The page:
311 Complaints: Call center data offers false portrait of indoor environmental health hazards

BY and


Forty years after Jacklyne Michelle Holmes first moved into her apartment in the city-owned Polo Grounds Towers, she had to stop working. Black mold and cockroaches in her home caused severe asthmatic symptoms and nerve damage, she said.

“We used to have to sit on the toilet with an umbrella, because pieces of molded plaster would fall on our heads,” Holmes said of her apartment.

Holmes’ neighborhood in Washington Heights suffers from some of the worst indoor environmental health hazards in Manhattan, 2018 Department of Health community profiles show. But New York City 311 — a program that allows residents to report neighborhood problems – suggests otherwise. Residents in the Upper West Side’s Community Board 7 (CB 7) have filed more complaints since 2010 than any other neighborhood, 311 complaint records show, despite being both healthier and wealthier than average.

Indoor air quality complaints in the 311 system misrepresent residents’ housing concerns. The neighborhood with the highest 311 complaints about indoor environmental issues, the Upper West Side, does not suffer the most related health consequences.

Despite its frequent complaints, CB 7 has lower rates of indoor environmental health problems, such as asthma, when compared to the rest of Manhattan. Washington Heights, for example, has seen approximately twice as many childhood asthma emergency room visits as the Upper West Side, Department of Health data from 2016 shows.

The data is further skewed because New York City Housing Authority (NYCHA) apartments file indoor environmental complaints to a NYCHA call center rather than 311. These grievances are invisible to 311 data. One in 15 New Yorkers live in city housing, according to a NYCHA fact sheet.

Ajiit Narayan, a data science analyst at the Urban Institute in Washington, D.C., said that 311 data cannot inform public policy decisions in urban areas unless its biases are taken into account.

Self-reporting systems, said Narayan, are rife with bias. Where some categories, like mold, are easily reportable, others, like “indoor air quality,” could mean different things to different people. Complaints could encompass anything from cigarette smoke to problems with major health consequences like asbestos or pests.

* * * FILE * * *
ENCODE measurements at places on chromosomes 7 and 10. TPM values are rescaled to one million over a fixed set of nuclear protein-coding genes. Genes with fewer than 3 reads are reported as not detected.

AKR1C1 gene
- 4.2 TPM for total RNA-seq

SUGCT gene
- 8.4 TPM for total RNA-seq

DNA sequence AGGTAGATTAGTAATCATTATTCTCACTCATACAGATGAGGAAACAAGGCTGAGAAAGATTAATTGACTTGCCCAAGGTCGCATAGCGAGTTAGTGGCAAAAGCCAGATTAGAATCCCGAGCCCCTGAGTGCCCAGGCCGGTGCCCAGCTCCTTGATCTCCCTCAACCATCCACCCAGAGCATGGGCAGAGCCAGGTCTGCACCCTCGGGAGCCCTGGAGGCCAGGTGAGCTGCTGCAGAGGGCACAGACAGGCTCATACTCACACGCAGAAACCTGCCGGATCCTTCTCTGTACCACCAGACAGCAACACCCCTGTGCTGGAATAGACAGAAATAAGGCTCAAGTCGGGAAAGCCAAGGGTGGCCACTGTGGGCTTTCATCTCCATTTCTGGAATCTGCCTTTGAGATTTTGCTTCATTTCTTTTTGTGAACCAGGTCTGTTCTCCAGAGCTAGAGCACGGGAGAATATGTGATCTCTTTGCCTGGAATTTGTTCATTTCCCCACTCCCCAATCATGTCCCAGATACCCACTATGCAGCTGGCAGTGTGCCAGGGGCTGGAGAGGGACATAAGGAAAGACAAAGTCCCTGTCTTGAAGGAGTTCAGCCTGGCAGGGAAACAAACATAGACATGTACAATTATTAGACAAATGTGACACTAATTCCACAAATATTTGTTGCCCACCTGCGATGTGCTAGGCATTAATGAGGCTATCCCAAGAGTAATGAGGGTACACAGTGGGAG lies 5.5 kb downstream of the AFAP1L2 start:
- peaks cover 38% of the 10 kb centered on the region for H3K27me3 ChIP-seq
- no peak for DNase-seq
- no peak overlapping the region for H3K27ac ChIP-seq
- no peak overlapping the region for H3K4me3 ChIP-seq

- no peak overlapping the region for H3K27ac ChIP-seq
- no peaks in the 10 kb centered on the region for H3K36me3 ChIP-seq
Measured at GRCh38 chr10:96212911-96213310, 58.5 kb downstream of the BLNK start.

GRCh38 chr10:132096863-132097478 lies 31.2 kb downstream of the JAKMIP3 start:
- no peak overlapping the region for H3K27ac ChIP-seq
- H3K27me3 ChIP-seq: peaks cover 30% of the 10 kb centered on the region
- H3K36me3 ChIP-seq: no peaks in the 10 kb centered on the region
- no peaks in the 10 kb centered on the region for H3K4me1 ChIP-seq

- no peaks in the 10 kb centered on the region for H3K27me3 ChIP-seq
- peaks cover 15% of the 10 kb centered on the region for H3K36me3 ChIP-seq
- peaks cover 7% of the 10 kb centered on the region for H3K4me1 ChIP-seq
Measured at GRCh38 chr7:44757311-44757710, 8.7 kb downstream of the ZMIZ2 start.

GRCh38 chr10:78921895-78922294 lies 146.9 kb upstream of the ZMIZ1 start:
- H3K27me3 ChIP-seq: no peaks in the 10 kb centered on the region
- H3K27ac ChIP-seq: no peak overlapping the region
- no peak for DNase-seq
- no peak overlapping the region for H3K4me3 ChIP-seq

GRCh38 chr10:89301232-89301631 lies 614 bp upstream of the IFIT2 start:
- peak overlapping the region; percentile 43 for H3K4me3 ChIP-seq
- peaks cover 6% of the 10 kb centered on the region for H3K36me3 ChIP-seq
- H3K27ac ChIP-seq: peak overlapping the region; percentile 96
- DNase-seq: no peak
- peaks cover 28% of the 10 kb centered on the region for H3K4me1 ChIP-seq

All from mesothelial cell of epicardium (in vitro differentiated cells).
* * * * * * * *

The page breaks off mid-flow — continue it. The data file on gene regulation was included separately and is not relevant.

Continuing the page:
Certain communities are also more likely to report problems through the system, making the data a misrepresentation of which neighborhoods struggle the most with housing.

In a 2017 study by Constantine Kontokosta, assistant professor of urban economics at New York University, researchers measured how socioeconomic status in New York correlated with 311 calls. They found that neighborhoods, including the Upper West Side, that have a more wealthy, white, or English-speaking residents tend to over-report problems, while neighborhoods with more unemployment and non-English speakers, are likely to under-report.

NYCHA residents can only file complaint tickets through a representative at the call center, a system that often results in slow responses and ineffective repairs, according to a recent NYCHA federal monitor report. A representative for the federal monitor, Bart Schwartz, declined an interview request. NYCHA did not immediately respond to requests for comment.

When poor housing conditions go unaddressed, they can cause or exacerbate health complications, experts say. The presence of cockroaches and mice can trigger asthma, said Matt Perzanowski, associate professor of environmental health sciences at Columbia University.

Department of Health data show that both cockroaches and mice appear in Holmes’ neighborhood at higher rates than the Upper West Side. And poor ventilation — a problem common in low-income neighborhoods — can trap dangerous gases from cooking, cleaning and outdoor air pollutants, said Lubna Ahmed, director of environmental health for We Act for Environmental Justice, an advocacy group.

Improving access to 311, Holmes said, “would be nice.” But to her, the damage has already been done.

“I’m fighting for over 400,000 residents now and whoever’s to come,” said Holmes, who is a climate activist for We Act. “Having access to 311 now really would do nothing for me, because this has adversely affected my health and it’s not going to change.”